Three key takeaways from Europe Gas and Power Markets Short-Term Outlook Q3 2023
3 minute read
Head of European Gas and LNG markets
Latest articles by MauroView Mauro Chavez's full profile
However, the market might tighten again in 2025 as LNG supply growth remains limited. Our latest report, Europe Gas and Power Markets Short-Term Outlook Q3 2023, details the data.
Read on for three key takeaways from the report and fill in the form to download an extract from the full report.
1. The outlook for winter 2023 remains volatile
Europe will start the winter with storage levels at least 96% full, with also around 2 bcm available from gas stored in Ukraine. However, the outlook for winter remains finely balanced and prone to volatility. We anticipate demand will be 13 bcm higher than winter 22/23, under normal weather conditions, while limited LNG supply growth and increasing LNG demand in Asia will result in lower LNG availability for Europe. Our expectation is that Europe will end the heating seasons with storage levels at 47% full. While this this a lower level compared to last year (55%), it is still relatively high and well above the 5-year average (35.3%).
Uncertainties around Norwegian production and strikes in Australia continue to add pressure to prices. However, the biggest risk remains the weather, with current forward prices incorporating the risk of limited supply available in the case of a cold winter.
If the winter was going to be extremely cold winter as in 2011, we estimate demand would be more than 20 bcm higher across Europe, risking storage levels to be as low as 26% by March 2024. Under this extreme scenario, prices would spike well above US$20/ per million British thermal units (mBtu).
However, predictions of an El Niño year are increasing the likelihood of a warmer-than-usual winter in Asia and Europe. Under this scenario, prices could be much lower than the US$15/mBtu winter average that the current forward curve suggests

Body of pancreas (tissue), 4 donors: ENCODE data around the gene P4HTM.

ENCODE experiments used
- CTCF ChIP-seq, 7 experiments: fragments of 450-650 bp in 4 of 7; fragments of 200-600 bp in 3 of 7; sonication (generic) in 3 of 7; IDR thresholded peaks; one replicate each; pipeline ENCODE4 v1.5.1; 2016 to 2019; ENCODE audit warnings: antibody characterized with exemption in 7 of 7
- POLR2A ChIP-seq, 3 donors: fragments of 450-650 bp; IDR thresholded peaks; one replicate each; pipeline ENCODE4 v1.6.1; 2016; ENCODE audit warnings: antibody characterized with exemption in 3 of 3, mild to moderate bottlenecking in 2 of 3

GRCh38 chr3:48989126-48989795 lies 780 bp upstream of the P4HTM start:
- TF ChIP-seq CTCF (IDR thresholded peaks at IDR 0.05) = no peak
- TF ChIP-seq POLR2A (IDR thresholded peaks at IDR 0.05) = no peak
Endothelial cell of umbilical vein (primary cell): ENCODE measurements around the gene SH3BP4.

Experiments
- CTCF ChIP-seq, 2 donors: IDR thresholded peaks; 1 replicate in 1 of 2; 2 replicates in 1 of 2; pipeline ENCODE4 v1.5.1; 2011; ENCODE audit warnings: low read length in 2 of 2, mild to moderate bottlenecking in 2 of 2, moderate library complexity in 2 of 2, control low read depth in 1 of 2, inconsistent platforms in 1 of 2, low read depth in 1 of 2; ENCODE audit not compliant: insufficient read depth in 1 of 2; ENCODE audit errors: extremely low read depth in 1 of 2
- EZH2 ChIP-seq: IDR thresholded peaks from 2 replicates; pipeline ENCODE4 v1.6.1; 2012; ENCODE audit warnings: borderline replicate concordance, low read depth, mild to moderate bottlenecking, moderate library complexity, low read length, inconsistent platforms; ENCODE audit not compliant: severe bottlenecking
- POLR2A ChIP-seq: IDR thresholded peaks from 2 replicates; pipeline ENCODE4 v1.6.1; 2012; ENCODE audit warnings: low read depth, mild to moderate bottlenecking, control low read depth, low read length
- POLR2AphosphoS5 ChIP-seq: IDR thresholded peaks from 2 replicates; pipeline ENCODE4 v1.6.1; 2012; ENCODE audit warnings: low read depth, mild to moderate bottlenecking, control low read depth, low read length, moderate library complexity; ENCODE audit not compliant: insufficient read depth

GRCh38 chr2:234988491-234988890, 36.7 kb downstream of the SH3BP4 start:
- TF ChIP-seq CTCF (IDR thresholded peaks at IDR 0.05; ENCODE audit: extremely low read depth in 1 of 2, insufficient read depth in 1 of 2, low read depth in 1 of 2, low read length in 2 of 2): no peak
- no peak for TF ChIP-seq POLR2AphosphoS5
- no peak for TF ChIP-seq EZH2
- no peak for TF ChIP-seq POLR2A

2. Summer 2024 prices could be 20% than the current forward curve
We anticipate a well-balanced European market through summer 2024.
Supply availability will be similar to that of 2023, but we anticipate further reduction in gas demand, particularly in the power sector. The sector is set to absorb up to 60 GW of new solar/wind capacity. And with a rebound of nuclear production in France, combined with still relatively weak electricity demand, gas demand could be 14 bcm lower in 2024 compared to 2023.
As a result, we anticipate storage to reach 96% capacity by the end of October 2024. This could see prices falling 20%, or $4 mBtu, throughout next summer, compared to market expectations in the current forward price curve.
3. 2025 market dynamics and beyond
We foresee renewed pressure on the market in 2025.
The forward market is pricing in a market softening in 2025 on the expectations that more LNG supply will be available for Europe. However, we think this is overplayed as it will take time for supply to ramp up, while LNG demand in Asia will increase. As a result, we anticipate less LNG availability for Europe in 2025, compared to 2024. Additionally, Russian exports through Ukraine will be stopping as the transit agreement expires, reducing exports to the EU by 6 bcm, discounting an upside of 3 bcm in flows through Turkstream string 2. Our analysis suggests that storage levels will be reaching “only” 90% by the end of October 2025. This is a lower level compared to previous years and will result in upward pressure on prices.
Europe Gas demand*
*excluding Turkey and Ukraine
Fill in the form at the top of the page to download an extract of the full report.